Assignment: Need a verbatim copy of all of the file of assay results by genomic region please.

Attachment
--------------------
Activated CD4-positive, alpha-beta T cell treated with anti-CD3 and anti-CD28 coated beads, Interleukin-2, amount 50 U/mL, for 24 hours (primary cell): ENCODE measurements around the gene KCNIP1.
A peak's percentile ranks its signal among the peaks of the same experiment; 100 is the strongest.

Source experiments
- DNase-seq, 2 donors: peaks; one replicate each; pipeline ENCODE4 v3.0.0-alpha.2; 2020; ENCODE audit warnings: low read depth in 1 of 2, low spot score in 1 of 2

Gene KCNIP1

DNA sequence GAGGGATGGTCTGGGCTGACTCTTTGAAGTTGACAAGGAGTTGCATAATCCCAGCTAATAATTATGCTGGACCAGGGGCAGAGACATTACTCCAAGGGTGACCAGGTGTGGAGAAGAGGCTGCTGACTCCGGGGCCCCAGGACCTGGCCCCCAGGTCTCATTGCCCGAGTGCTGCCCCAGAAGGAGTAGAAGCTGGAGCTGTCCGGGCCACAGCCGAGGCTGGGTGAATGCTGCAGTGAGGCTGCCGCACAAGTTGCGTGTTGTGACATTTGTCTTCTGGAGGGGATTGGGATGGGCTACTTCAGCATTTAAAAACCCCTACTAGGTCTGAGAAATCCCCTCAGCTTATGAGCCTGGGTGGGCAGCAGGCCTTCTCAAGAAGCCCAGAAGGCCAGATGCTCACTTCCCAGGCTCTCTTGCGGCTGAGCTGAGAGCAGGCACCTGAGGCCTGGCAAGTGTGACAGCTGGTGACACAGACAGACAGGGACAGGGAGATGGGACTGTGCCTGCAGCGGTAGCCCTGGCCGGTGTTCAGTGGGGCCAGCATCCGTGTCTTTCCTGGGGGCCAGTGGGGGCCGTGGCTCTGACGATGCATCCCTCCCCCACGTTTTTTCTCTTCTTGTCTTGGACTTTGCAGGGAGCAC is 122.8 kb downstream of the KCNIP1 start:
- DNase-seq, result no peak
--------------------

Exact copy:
Activated CD4-positive, alpha-beta T cell treated with anti-CD3 and anti-CD28 coated beads, Interleukin-2, amount 50 U/mL, for 24 hours (primary cell): ENCODE measurements around the gene KCNIP1.
A peak's percentile ranks its signal among the peaks of the same experiment; 100 is the strongest.

Source experiments
- DNase-seq, 2 donors: peaks; one replicate each; pipeline ENCODE4 v3.0.0-alpha.2; 2020; ENCODE audit warnings: low read depth in 1 of 2, low spot score in 1 of 2

Gene KCNIP1

DNA sequence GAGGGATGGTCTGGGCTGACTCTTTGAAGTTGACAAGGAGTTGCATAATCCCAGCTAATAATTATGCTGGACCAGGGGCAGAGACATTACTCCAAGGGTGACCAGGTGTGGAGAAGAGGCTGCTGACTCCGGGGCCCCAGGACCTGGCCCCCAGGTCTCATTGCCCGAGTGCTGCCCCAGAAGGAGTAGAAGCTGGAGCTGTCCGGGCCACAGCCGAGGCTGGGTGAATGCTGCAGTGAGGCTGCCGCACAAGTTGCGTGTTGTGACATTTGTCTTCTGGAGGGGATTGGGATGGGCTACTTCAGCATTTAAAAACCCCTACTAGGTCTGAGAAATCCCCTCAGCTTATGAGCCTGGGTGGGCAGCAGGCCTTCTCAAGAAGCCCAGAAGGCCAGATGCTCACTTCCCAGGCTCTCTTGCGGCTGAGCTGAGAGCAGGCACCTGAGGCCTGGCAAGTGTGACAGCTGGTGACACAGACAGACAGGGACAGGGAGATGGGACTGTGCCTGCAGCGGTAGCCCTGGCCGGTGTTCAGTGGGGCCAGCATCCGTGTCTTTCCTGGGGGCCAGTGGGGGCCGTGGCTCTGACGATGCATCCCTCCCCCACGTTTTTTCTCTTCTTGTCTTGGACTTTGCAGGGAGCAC is 122.8 kb downstream of the KCNIP1 start:
- DNase-seq, result no peak